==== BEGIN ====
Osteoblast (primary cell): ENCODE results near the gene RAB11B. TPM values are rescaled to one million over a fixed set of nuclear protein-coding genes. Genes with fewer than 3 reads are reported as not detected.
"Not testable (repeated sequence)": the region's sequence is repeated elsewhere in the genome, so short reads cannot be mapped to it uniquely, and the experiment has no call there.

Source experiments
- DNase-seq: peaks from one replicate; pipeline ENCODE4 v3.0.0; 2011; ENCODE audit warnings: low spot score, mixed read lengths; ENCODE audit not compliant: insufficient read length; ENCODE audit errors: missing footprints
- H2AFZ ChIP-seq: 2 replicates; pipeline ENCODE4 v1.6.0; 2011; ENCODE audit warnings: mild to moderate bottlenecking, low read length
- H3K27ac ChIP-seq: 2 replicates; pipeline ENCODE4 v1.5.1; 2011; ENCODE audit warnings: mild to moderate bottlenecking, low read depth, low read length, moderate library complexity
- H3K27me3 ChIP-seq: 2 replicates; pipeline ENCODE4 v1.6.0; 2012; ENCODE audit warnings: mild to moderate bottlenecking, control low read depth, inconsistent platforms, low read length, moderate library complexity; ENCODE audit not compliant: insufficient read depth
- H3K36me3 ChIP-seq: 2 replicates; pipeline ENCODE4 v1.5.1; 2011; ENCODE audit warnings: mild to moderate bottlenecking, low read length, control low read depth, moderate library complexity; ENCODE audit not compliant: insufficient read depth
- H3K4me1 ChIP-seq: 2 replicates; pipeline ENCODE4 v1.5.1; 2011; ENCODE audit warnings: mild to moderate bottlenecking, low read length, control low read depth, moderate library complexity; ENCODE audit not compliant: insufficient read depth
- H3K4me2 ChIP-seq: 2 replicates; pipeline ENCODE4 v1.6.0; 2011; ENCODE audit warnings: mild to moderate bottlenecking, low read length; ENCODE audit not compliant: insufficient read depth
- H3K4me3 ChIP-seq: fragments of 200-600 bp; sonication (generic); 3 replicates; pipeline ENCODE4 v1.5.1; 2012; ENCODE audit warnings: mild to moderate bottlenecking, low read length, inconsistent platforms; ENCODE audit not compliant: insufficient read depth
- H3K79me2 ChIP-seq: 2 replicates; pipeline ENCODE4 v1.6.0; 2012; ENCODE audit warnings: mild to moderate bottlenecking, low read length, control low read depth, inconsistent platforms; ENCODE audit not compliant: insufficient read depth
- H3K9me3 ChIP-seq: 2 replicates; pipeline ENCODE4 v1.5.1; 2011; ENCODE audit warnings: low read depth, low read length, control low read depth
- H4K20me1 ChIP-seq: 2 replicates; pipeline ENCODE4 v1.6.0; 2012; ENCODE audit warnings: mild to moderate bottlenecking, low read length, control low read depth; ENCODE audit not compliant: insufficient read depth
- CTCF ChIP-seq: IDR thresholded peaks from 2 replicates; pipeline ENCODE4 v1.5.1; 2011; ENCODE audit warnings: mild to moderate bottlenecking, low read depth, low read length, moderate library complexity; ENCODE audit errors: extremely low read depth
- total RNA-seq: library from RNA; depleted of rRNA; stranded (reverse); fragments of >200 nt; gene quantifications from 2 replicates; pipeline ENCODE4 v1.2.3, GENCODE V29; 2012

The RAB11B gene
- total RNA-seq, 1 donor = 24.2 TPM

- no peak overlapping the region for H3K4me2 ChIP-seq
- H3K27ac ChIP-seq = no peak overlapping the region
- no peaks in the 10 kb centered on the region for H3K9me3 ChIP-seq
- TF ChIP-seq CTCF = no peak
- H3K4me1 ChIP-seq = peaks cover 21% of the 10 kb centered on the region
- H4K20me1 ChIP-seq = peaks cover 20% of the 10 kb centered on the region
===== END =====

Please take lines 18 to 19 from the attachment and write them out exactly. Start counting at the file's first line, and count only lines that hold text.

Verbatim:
- total RNA-seq, 1 donor = 24.2 TPM

- no peak overlapping the region for H3K4me2 ChIP-seq